Why we love art yet hate the artist has been an Industrial Age economic necessity
Have you considered where the line is between ‘starving artist’ and ‘sellout’ in today’s digital economy? Where everyone is an influencer and monetizing your friends is a common practice? From Instagram and digital storytelling to podcasts and live streaming a growing number of people are being driven towards creative expression to further their professional careers and simultaneous need for personal fulfillment. Unfortunately creative expression and industrial age economics do not have a healthy professional relationship.
People in pursuit of “creative ventures” have “earned a reputation over the centuries for being alcoholic manic-depressives”, noted Elizabeth Gilbert in her 2009 TED Talk. While the elusive nature of creative genius is certainly responsible for tormenting a fair share of artists–it is millennia of economic necessity that more deeply shapes our interdependent yet rather toxic relationship with the arts.
In 1776 philosopher Adam Smith noted that “very agreeable and beautiful talents” which command a “certain sort of admiration” when monetized were considered “a sort of public prostitution.” He observed that many people possess creative and beautiful talents of “great perfection who disdain to make” money from them and that “many more are capable of acquiring them, if anything could be made honourably by them.”
While it seems absurd to despise the artist while liberally rewarding their talents it has been an economic necessity of the Industrial Age. Smith explained that without this paradox too many people would attempt to monetize their creative talents and lower the value of artists while also distracting people from the important labor of the productive industrial economy.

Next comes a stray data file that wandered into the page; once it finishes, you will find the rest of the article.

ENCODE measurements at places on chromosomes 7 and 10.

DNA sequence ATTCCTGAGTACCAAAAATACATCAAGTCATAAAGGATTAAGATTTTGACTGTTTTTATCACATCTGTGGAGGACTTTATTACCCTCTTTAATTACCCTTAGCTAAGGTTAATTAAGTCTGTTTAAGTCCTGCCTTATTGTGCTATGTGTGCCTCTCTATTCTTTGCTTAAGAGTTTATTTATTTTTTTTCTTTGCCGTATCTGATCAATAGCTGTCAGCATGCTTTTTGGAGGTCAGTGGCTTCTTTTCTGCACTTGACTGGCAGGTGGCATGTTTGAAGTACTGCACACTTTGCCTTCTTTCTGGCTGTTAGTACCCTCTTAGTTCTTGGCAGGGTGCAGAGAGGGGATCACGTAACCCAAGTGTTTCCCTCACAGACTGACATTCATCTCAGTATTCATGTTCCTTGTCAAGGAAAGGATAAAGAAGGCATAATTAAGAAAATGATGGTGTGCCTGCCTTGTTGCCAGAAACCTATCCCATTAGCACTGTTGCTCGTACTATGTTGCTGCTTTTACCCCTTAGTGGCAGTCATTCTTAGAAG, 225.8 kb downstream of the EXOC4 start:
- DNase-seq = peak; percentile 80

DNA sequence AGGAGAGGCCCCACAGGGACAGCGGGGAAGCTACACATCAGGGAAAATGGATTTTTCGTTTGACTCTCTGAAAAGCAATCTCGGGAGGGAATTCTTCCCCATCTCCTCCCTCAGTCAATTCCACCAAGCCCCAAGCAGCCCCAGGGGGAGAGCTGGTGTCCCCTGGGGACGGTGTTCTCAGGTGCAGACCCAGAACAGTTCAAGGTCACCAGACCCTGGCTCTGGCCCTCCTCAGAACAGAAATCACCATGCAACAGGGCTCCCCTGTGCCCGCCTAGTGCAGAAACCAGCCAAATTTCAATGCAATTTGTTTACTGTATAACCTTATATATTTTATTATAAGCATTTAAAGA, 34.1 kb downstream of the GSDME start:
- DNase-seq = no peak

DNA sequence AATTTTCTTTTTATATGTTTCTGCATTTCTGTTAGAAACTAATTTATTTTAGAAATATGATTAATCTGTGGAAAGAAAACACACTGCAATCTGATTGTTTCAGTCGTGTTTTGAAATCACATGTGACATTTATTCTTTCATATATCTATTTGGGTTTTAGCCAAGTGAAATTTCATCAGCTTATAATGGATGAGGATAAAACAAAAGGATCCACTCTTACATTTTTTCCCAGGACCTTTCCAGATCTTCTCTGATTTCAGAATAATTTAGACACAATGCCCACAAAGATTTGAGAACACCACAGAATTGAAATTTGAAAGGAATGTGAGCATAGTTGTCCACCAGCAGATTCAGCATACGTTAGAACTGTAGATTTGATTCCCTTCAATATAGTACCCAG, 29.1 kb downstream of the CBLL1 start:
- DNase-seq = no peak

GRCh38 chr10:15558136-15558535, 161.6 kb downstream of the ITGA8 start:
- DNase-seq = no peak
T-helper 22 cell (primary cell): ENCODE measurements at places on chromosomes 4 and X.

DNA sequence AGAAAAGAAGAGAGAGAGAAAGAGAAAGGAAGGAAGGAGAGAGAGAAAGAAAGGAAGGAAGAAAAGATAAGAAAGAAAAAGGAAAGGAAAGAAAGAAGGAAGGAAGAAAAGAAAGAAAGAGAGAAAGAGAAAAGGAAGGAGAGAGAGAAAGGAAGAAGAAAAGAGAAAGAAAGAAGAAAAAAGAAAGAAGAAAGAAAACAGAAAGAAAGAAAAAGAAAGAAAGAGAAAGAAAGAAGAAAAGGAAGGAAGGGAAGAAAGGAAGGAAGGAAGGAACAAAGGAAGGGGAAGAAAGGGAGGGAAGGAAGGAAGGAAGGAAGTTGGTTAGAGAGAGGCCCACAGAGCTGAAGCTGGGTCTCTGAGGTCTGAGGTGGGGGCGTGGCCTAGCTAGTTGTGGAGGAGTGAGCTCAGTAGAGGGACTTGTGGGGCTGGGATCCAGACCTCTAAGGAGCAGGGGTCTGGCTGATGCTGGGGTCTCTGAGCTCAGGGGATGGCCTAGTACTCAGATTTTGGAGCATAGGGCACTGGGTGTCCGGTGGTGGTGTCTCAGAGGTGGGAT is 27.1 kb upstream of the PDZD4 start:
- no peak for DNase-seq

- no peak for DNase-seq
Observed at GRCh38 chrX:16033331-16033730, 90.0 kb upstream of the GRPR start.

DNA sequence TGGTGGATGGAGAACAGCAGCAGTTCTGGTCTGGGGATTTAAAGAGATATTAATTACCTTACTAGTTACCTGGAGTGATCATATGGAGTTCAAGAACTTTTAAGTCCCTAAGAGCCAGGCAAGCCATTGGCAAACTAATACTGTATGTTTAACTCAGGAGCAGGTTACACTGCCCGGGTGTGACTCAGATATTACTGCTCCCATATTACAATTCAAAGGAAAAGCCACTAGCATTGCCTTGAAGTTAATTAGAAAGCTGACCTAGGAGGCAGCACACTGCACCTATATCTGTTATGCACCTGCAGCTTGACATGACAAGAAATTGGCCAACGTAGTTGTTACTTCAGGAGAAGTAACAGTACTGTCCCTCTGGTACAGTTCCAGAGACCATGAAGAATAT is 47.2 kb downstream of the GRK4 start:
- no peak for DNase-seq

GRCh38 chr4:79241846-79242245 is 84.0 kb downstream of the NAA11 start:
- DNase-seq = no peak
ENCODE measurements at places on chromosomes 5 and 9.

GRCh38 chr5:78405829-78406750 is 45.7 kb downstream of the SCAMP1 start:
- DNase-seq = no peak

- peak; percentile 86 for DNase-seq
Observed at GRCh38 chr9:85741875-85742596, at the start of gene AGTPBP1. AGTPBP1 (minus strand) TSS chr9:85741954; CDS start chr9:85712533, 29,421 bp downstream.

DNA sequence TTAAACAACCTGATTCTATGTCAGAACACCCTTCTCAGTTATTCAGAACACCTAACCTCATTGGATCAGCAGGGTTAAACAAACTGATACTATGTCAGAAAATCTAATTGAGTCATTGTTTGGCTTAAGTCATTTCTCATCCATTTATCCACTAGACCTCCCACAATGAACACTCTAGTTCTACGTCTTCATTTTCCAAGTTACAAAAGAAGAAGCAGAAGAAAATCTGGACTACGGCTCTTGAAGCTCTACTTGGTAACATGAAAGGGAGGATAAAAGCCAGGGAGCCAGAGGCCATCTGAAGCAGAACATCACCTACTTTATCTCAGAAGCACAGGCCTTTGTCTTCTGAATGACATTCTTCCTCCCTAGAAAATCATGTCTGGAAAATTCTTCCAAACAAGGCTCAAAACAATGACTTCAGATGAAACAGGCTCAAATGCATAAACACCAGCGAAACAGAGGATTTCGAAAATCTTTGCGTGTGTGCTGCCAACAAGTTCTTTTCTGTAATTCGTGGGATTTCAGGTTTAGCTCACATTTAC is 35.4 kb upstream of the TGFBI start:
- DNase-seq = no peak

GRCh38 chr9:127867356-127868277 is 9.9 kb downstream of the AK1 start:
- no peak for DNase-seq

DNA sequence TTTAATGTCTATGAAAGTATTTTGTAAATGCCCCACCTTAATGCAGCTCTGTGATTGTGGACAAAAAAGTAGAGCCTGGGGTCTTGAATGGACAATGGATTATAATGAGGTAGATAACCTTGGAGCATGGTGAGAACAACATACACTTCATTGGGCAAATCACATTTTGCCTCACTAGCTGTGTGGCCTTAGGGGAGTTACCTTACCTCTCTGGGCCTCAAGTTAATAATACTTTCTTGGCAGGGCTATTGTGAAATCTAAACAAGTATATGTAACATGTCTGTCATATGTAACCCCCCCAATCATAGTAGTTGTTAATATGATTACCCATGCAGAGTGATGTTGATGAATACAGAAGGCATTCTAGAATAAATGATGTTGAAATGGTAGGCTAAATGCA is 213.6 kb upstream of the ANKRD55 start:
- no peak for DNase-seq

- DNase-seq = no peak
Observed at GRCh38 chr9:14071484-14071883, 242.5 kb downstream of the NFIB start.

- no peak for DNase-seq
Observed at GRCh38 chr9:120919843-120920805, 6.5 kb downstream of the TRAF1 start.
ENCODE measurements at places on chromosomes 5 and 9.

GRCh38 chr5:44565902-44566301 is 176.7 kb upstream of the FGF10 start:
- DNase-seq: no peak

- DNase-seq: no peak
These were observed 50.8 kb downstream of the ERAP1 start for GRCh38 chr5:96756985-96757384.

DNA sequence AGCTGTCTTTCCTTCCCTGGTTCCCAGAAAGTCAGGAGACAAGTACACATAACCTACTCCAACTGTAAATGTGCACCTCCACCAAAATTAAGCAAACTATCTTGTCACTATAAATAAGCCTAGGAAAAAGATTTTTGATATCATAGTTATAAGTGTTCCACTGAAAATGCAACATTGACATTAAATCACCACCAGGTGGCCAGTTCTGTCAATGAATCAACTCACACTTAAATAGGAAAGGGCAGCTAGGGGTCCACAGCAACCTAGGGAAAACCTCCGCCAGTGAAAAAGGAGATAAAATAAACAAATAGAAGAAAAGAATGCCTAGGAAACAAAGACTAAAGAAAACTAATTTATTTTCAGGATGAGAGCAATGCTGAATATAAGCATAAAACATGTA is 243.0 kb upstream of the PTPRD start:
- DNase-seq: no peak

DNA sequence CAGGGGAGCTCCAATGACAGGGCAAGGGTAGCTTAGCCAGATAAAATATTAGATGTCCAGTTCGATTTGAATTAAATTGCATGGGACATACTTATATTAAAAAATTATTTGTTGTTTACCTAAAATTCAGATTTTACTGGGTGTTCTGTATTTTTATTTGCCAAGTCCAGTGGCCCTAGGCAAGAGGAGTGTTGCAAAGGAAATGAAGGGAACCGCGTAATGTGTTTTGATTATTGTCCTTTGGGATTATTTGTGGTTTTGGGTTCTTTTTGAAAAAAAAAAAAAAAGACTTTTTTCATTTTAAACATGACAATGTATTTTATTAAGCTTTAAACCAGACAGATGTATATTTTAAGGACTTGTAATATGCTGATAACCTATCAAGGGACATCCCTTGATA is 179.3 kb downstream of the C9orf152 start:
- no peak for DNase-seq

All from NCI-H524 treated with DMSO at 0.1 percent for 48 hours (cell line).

With the advance of digital technologies over the past few decades this convenient yet uncomfortable economic idea has deteriorated to the point of crippling society. Economic focus on growth ruled by GDP production over social capital cultivation has objectified human care and compassion to the point that AI is being considered for lowering costs of elder care and children’s education.
While the digital economy literally runs on human creativity this Industrial Age subroutine plays havoc in society. The private sector objectifies creative talent crushing morale, while sex work evolves to provide companionship in an economic operating system that isolates individuals and ignores the value of genuine human connection.
We force individuals to monetize their talents and friendships for the convenience of economists who refuse to innately count societal value within the system. Instead, we must recognize big data as the digital manifestation of Smith’s ‘Invisible Hand’ that is not separate from the marketplace but in fact the matrix within which the market sits. We must #UpgradeEconomics to build a society that values the artist as well as their art.